But I don't completely agree with the point about truth. I think it's just the statements involving truth in physics are conditional, or graded, or constraining the mental space of possibilities, if you want. Not absolute.

So my phrasing would be, and I hope you agree and it's no moot point, physics is not concerned with any absolute truth, or absolute certainty, but with degrees of certainty (truth).

On 8/18/2020 at 5:25 PM, geordief said:

But truth is a fine aim to have in mind so long as one is prepared to change one's mind as new facts are revealed.

+1.

Has Nature no final truth in store for us? Maybe so. But true or false are states of our knowledge that necessarily affect our statements about the world.

So maybe the proposition is (rephrasing @Strange's rephrasing of Feynman some days ago):

Photons are not particles.

Photons are not waves.

They are what they are, something else: photons, wavycles, whatever.

I see some value of truth in that. If only to say what definitely they are not.

Edited by joigus
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2 hours ago, jajrussel said:

Maybe something like “single quantum particle detection processes” will do the trick. Maybe?

Wiki is always a good place to start

https://en.wikipedia.org/wiki/Double-slit_experiment

2 hours ago, jajrussel said:

The rest I don’t remember ever reading about.

And this excerpt from the above link should explain

"An important version of this experiment involves single particles (or waves—for consistency, they are called particles here). Sending particles through a double-slit apparatus one at a time results in single particles appearing on the screen, as expected. Remarkably, however, an interference pattern emerges when these particles are allowed to build up one by one (see the adjacent image). This demonstrates the wave–particle duality, which states that all matter exhibits both wave and particle properties: the particle is measured as a single pulse at a single position, while the wave describes the probability of absorbing the particle at a specific place on the screen.[26] This phenomenon has been shown to occur with photons, electrons, atoms and even some molecules, including buckyballs.[27][28][29][30][31] So experiments with electrons add confirmatory evidence to the view that electrons, protons, neutrons, and even larger entities that are ordinarily called particles nevertheless have their own wave nature and even a wavelength (related to their momentum)."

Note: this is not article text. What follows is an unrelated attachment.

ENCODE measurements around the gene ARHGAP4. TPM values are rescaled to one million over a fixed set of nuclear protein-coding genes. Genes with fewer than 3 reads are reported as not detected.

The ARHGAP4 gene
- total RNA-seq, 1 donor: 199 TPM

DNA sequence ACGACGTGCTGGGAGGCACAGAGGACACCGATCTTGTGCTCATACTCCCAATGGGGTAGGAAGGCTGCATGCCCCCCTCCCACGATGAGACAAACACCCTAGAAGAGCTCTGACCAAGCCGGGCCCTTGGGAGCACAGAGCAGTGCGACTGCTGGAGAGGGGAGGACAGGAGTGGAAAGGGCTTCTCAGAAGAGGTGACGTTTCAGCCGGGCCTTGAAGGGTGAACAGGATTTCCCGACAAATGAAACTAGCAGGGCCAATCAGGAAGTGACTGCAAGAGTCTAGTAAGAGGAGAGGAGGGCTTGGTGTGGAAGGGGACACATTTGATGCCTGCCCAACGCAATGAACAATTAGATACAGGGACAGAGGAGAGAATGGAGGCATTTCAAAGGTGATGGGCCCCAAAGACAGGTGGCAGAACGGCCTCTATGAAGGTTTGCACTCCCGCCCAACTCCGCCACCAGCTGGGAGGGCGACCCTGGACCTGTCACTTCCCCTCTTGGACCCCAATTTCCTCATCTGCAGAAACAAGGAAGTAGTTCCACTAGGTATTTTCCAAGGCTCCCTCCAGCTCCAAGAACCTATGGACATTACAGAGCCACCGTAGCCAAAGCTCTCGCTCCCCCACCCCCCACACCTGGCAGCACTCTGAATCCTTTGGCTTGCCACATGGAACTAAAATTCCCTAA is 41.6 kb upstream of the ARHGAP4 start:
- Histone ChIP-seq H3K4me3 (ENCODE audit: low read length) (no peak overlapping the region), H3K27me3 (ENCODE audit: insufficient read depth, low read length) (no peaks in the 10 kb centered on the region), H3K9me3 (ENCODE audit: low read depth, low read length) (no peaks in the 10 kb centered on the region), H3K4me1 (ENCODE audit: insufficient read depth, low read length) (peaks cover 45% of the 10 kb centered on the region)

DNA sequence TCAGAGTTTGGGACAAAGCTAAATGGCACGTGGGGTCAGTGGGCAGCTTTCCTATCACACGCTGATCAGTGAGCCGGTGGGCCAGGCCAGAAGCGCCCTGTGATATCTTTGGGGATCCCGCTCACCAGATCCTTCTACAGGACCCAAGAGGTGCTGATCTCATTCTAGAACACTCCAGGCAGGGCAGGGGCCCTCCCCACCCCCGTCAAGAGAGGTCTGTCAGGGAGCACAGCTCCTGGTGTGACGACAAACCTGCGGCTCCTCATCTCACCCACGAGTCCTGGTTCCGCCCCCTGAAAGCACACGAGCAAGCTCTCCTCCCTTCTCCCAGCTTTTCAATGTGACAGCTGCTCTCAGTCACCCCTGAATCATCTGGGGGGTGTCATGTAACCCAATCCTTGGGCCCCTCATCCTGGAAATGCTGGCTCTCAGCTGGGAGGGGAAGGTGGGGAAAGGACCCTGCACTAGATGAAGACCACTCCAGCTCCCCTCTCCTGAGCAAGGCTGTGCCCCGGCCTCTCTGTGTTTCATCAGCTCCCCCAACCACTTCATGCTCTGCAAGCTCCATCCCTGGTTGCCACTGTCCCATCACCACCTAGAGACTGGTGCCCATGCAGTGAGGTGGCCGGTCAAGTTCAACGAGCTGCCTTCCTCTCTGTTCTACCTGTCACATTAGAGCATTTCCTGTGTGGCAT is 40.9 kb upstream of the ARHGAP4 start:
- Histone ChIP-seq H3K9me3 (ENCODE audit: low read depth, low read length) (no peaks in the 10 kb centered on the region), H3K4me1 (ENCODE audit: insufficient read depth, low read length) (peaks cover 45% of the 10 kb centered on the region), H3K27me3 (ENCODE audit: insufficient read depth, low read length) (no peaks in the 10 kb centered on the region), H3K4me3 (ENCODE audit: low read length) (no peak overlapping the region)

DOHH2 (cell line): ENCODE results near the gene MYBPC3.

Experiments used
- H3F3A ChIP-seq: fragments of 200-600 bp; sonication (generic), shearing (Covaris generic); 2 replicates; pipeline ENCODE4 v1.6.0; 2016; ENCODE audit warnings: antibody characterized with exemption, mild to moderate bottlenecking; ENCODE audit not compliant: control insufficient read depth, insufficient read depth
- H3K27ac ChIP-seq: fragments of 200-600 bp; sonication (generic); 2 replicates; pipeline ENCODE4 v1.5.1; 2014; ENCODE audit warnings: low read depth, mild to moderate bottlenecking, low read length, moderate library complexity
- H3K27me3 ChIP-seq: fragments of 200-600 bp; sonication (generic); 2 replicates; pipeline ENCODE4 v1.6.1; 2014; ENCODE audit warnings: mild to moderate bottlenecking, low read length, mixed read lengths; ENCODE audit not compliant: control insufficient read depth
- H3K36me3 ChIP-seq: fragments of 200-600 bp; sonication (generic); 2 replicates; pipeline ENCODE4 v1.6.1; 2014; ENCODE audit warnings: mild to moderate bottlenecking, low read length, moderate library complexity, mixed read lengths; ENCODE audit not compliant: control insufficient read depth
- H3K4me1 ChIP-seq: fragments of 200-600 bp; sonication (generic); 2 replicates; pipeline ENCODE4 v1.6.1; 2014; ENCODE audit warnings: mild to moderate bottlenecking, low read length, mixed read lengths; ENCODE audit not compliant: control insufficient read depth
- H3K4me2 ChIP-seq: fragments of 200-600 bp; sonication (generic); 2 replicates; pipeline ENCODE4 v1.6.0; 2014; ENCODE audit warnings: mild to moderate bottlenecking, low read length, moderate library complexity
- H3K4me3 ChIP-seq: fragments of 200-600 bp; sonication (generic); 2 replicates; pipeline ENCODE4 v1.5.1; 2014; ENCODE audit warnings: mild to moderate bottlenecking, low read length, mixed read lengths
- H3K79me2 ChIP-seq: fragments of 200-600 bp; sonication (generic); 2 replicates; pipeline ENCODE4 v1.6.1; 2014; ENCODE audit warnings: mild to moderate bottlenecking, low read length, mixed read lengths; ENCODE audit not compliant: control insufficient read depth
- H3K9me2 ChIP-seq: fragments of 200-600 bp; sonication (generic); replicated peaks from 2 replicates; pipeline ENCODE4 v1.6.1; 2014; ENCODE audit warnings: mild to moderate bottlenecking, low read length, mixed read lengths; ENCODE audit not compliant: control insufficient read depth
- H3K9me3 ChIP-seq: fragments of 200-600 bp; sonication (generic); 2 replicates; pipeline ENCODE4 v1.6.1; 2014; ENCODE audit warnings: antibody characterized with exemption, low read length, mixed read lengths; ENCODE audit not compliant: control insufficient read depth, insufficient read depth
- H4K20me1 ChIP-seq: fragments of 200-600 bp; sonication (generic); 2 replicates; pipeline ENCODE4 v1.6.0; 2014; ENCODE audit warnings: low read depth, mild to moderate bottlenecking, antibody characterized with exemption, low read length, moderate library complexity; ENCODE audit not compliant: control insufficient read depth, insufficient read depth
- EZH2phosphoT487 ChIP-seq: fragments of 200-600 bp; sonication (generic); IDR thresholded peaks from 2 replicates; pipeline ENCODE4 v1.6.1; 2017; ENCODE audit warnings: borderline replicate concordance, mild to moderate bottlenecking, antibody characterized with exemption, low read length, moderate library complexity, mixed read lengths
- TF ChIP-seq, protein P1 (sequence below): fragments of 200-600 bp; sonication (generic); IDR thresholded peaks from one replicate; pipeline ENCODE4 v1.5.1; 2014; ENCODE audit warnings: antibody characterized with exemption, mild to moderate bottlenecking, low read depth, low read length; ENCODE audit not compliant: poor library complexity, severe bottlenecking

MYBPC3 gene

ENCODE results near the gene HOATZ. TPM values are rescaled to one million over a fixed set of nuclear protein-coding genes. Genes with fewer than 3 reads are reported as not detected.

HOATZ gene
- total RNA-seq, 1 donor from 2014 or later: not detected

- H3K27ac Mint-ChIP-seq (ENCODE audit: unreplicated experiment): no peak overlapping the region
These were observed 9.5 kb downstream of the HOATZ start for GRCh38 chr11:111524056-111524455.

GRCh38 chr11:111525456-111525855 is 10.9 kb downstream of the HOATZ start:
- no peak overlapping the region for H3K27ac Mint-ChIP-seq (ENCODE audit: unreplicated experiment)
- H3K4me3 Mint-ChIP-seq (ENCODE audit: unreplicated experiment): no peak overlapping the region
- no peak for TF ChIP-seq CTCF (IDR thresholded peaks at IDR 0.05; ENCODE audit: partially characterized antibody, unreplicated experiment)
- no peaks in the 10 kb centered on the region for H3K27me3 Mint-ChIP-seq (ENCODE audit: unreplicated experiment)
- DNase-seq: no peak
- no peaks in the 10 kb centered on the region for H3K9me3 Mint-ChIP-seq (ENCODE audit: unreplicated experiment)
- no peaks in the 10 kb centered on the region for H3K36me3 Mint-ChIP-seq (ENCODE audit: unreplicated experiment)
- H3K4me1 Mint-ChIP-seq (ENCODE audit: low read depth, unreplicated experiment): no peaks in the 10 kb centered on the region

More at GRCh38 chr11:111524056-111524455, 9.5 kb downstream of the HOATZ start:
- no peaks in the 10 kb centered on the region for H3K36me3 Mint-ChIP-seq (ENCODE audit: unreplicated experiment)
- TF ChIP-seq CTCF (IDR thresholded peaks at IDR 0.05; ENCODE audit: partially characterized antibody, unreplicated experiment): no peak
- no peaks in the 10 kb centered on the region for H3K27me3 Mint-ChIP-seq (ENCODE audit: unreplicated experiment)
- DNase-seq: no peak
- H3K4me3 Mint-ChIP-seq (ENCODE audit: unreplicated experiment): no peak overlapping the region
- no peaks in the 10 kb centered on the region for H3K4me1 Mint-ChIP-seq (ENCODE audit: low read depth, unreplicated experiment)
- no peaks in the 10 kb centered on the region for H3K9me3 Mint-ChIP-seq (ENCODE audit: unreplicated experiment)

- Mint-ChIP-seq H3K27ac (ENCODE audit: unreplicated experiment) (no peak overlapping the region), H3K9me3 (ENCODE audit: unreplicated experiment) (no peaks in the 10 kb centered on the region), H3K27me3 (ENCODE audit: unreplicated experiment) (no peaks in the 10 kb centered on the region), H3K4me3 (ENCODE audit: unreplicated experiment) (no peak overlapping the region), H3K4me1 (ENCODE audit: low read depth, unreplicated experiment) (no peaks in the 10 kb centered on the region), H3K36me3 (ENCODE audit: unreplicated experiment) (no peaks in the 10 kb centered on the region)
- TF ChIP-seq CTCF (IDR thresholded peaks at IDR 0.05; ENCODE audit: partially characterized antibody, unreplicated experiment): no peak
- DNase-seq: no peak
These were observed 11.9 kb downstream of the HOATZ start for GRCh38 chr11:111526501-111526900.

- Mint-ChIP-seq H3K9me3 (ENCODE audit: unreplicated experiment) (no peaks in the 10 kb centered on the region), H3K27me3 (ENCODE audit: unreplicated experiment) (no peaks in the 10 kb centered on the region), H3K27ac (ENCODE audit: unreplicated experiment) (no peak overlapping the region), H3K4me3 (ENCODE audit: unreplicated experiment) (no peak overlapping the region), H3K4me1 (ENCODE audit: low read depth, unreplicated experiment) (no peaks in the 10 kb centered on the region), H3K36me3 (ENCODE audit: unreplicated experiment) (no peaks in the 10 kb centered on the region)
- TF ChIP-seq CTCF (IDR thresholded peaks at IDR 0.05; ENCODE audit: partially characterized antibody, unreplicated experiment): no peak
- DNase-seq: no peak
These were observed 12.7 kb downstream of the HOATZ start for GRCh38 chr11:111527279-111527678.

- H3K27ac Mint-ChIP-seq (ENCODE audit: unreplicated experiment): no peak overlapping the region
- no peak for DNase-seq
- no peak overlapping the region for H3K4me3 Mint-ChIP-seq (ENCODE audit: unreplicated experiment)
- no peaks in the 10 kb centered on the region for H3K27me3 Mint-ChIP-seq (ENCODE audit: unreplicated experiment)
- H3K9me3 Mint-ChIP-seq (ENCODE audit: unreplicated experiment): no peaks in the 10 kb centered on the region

When these single particle detections are taken multiple times, either at different time, or at different locations, and then overlaid, an interference pattern is evident, exactly the same as firing multiple quantum particles at the same time.
I still remember being amazedwhen I first learned of this.

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3 minutes ago, MigL said:

Wiki is always a good place to start

https://en.wikipedia.org/wiki/Double-slit_experiment

And this excerpt from the above link should explain

"An important version of this experiment involves single particles (or waves—for consistency, they are called particles here). Sending particles through a double-slit apparatus one at a time results in single particles appearing on the screen, as expected. Remarkably, however, an interference pattern emerges when these particles are allowed to build up one by one (see the adjacent image). This demonstrates the wave–particle duality, which states that all matter exhibits both wave and particle properties: the particle is measured as a single pulse at a single position, while the wave describes the probability of absorbing the particle at a specific place on the screen.[26] This phenomenon has been shown to occur with photons, electrons, atoms and even some molecules, including buckyballs.[27][28][29][30][31] So experiments with electrons add confirmatory evidence to the view that electrons, protons, neutrons, and even larger entities that are ordinarily called particles nevertheless have their own wave nature and even a wavelength (related to their momentum)."

When these single particle detections are taken multiple times, either at different time, or at different locations, and then overlaid, an interference pattern is evident, exactly the same as firing multiple quantum particles at the same time.
I still remember being amazedwhen I first learned of this.

Thanks.

I’ll start checking this all out now. My mind needs the break.